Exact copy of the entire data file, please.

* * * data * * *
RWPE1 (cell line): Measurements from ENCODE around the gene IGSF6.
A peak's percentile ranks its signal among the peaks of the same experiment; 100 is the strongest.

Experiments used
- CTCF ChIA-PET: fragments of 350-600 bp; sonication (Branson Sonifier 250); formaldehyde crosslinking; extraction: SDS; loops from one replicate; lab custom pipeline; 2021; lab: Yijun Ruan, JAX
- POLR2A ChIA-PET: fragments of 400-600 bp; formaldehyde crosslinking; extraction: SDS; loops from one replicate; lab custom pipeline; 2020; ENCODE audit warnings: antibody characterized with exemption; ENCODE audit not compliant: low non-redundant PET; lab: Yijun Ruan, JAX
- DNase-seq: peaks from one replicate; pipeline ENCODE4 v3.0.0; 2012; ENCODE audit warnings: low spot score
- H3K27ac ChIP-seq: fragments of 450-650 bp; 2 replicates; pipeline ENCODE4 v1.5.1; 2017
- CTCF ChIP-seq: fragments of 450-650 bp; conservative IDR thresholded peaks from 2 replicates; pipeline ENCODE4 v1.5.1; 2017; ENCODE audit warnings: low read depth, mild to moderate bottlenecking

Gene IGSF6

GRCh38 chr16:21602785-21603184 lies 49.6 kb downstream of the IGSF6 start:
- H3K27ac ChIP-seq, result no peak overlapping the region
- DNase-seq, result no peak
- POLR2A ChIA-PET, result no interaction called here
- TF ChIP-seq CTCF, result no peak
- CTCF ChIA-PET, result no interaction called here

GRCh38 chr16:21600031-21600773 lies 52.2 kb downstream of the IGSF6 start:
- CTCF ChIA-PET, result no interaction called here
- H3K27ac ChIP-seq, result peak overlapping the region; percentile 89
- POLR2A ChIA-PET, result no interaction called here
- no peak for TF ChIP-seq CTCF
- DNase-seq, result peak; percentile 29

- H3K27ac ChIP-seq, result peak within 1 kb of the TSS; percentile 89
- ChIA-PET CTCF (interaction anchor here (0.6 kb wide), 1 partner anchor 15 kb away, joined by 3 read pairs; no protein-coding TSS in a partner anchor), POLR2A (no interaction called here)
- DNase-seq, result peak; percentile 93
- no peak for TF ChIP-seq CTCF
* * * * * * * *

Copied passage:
RWPE1 (cell line): Measurements from ENCODE around the gene IGSF6.
A peak's percentile ranks its signal among the peaks of the same experiment; 100 is the strongest.

Experiments used
- CTCF ChIA-PET: fragments of 350-600 bp; sonication (Branson Sonifier 250); formaldehyde crosslinking; extraction: SDS; loops from one replicate; lab custom pipeline; 2021; lab: Yijun Ruan, JAX
- POLR2A ChIA-PET: fragments of 400-600 bp; formaldehyde crosslinking; extraction: SDS; loops from one replicate; lab custom pipeline; 2020; ENCODE audit warnings: antibody characterized with exemption; ENCODE audit not compliant: low non-redundant PET; lab: Yijun Ruan, JAX
- DNase-seq: peaks from one replicate; pipeline ENCODE4 v3.0.0; 2012; ENCODE audit warnings: low spot score
- H3K27ac ChIP-seq: fragments of 450-650 bp; 2 replicates; pipeline ENCODE4 v1.5.1; 2017
- CTCF ChIP-seq: fragments of 450-650 bp; conservative IDR thresholded peaks from 2 replicates; pipeline ENCODE4 v1.5.1; 2017; ENCODE audit warnings: low read depth, mild to moderate bottlenecking

Gene IGSF6

GRCh38 chr16:21602785-21603184 lies 49.6 kb downstream of the IGSF6 start:
- H3K27ac ChIP-seq, result no peak overlapping the region
- DNase-seq, result no peak
- POLR2A ChIA-PET, result no interaction called here
- TF ChIP-seq CTCF, result no peak
- CTCF ChIA-PET, result no interaction called here

GRCh38 chr16:21600031-21600773 lies 52.2 kb downstream of the IGSF6 start:
- CTCF ChIA-PET, result no interaction called here
- H3K27ac ChIP-seq, result peak overlapping the region; percentile 89
- POLR2A ChIA-PET, result no interaction called here
- no peak for TF ChIP-seq CTCF
- DNase-seq, result peak; percentile 29

- H3K27ac ChIP-seq, result peak within 1 kb of the TSS; percentile 89
- ChIA-PET CTCF (interaction anchor here (0.6 kb wide), 1 partner anchor 15 kb away, joined by 3 read pairs; no protein-coding TSS in a partner anchor), POLR2A (no interaction called here)
- DNase-seq, result peak; percentile 93
- no peak for TF ChIP-seq CTCF